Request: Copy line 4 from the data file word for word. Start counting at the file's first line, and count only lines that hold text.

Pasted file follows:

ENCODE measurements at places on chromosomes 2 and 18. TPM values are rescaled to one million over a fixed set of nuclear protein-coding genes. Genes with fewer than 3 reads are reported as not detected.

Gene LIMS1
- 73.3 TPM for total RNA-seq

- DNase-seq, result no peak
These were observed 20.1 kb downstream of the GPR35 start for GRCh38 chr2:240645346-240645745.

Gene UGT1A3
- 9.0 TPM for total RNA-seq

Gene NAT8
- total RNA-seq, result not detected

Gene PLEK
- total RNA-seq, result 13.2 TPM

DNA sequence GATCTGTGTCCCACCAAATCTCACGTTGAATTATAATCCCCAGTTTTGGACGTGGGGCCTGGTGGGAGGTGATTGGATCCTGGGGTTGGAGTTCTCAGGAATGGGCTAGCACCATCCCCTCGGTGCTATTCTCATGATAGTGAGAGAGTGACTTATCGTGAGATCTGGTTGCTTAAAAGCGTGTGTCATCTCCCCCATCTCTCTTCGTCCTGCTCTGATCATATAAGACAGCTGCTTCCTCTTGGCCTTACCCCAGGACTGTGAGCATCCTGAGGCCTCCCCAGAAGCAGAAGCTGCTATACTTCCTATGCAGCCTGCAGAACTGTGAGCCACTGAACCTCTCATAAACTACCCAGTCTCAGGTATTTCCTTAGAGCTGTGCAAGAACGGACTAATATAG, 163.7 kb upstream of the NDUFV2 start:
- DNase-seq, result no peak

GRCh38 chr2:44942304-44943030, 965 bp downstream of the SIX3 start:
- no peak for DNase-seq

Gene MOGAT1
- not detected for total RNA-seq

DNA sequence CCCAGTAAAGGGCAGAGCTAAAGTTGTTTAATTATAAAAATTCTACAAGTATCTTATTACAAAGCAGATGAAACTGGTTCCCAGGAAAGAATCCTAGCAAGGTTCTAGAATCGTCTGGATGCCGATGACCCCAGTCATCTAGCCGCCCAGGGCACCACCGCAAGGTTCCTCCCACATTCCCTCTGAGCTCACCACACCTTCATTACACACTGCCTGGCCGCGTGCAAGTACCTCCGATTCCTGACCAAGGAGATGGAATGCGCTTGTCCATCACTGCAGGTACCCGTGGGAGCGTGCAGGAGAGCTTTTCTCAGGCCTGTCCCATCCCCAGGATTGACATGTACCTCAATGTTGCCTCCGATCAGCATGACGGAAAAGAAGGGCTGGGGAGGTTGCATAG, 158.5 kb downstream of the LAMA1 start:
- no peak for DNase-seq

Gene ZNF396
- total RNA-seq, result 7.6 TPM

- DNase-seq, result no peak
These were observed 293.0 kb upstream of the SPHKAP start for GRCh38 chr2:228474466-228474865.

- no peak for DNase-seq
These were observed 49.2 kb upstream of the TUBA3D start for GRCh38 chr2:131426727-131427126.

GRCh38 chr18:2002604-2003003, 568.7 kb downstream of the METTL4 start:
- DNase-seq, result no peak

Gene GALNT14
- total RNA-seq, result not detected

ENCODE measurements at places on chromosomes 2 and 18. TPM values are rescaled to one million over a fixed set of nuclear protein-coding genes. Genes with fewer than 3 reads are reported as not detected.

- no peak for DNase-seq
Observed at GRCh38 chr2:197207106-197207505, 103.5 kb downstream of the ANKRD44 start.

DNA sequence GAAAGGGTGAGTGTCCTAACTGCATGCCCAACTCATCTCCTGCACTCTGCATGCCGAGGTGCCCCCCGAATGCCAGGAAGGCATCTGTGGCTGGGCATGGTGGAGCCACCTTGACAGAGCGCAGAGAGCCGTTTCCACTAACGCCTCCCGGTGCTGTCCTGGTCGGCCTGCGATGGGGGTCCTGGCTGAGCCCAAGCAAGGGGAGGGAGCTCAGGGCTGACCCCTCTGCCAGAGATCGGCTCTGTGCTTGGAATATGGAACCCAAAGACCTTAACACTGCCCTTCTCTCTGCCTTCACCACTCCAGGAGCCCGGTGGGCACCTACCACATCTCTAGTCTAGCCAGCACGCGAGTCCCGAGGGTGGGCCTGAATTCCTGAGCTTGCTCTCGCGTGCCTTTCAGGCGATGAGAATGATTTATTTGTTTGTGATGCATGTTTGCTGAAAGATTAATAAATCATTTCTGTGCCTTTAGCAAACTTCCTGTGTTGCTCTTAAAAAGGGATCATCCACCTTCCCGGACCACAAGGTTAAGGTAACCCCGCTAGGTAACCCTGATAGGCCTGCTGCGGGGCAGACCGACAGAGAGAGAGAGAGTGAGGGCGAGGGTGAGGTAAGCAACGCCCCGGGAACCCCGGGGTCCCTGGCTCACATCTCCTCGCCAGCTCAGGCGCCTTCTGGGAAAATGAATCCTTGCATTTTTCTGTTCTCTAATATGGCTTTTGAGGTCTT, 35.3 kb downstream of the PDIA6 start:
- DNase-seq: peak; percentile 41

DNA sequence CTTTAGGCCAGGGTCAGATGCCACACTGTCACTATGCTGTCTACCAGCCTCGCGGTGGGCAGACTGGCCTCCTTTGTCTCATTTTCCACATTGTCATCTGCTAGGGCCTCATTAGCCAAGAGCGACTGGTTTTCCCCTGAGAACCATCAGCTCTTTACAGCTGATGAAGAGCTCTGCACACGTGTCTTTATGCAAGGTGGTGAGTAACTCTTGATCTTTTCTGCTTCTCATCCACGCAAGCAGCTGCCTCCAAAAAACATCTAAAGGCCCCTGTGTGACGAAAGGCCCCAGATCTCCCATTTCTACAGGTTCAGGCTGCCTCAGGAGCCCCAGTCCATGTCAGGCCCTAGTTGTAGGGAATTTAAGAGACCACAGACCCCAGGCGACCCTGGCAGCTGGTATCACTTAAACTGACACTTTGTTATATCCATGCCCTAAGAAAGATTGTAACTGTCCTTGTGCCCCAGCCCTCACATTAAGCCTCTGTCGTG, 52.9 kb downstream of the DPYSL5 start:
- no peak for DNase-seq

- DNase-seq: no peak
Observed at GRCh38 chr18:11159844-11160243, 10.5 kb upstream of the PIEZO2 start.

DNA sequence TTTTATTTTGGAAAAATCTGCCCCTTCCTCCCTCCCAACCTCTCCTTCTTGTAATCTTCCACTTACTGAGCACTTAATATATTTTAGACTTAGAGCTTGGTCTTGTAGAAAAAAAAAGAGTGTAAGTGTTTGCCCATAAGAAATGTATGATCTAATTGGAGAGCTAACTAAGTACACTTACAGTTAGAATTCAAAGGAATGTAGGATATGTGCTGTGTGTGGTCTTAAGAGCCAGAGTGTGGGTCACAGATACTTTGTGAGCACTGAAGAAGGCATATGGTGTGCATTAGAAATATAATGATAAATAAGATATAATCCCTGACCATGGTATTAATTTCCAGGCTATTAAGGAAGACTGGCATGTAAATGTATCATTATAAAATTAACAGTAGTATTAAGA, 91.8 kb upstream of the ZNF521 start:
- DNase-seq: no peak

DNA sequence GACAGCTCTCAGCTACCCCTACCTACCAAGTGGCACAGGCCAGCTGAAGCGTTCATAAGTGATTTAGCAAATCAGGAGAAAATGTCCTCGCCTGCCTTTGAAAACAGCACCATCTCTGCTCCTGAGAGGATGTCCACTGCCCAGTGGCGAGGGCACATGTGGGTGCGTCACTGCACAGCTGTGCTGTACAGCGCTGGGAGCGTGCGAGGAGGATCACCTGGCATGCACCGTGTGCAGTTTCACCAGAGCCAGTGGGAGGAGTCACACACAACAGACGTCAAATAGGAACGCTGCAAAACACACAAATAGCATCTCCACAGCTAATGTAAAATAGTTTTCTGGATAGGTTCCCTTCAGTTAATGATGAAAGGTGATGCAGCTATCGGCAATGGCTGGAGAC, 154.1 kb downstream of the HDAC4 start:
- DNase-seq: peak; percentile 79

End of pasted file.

- DNase-seq, result no peak